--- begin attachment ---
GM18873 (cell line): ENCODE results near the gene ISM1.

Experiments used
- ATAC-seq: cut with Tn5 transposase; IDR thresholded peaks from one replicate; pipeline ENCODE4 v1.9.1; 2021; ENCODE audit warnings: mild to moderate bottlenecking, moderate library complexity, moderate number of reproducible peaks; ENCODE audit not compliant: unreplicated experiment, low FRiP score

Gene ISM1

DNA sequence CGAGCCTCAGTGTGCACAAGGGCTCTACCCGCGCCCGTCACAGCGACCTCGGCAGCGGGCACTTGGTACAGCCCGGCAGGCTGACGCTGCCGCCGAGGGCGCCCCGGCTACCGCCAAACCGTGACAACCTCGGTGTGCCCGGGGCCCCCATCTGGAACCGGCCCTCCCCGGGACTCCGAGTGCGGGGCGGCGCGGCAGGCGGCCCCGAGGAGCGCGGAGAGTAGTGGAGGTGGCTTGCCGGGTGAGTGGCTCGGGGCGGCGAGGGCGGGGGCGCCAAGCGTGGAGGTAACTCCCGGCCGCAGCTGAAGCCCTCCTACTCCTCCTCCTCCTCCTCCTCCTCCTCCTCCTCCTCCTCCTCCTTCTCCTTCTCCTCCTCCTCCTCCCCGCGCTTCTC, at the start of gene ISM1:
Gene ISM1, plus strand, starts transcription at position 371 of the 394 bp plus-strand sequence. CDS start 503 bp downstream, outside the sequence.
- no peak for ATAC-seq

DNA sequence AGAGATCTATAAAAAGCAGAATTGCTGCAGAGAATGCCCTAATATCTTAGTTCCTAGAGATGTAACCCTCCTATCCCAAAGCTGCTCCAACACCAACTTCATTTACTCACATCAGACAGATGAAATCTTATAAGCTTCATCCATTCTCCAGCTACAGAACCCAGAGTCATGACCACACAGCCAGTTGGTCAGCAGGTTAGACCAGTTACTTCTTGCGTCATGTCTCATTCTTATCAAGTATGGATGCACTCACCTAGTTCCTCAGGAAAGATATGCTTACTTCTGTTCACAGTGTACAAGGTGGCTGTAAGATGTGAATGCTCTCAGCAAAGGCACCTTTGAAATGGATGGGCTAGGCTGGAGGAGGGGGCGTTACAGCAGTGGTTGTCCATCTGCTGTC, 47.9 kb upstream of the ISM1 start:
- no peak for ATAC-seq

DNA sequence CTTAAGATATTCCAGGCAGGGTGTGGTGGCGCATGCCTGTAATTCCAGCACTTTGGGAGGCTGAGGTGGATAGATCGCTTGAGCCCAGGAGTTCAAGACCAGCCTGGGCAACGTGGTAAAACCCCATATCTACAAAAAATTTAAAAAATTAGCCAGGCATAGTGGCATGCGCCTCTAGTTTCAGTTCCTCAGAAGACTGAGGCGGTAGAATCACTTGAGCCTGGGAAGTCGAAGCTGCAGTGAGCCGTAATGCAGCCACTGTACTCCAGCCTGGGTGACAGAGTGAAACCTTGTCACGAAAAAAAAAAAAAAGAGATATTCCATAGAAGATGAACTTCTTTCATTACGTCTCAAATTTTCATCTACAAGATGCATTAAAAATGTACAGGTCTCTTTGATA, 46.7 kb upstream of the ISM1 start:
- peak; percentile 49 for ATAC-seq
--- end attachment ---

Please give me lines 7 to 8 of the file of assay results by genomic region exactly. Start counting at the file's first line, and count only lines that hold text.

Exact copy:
- no peak for ATAC-seq

DNA sequence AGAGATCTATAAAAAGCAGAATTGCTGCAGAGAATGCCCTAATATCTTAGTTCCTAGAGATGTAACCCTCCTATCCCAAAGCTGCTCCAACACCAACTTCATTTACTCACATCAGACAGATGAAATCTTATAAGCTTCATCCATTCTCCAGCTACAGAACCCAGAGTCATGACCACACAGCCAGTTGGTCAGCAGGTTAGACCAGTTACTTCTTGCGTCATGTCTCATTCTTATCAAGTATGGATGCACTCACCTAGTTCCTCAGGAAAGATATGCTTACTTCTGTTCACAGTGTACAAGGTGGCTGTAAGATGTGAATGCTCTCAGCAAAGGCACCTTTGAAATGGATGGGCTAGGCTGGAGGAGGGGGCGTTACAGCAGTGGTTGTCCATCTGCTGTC, 47.9 kb upstream of the ISM1 start: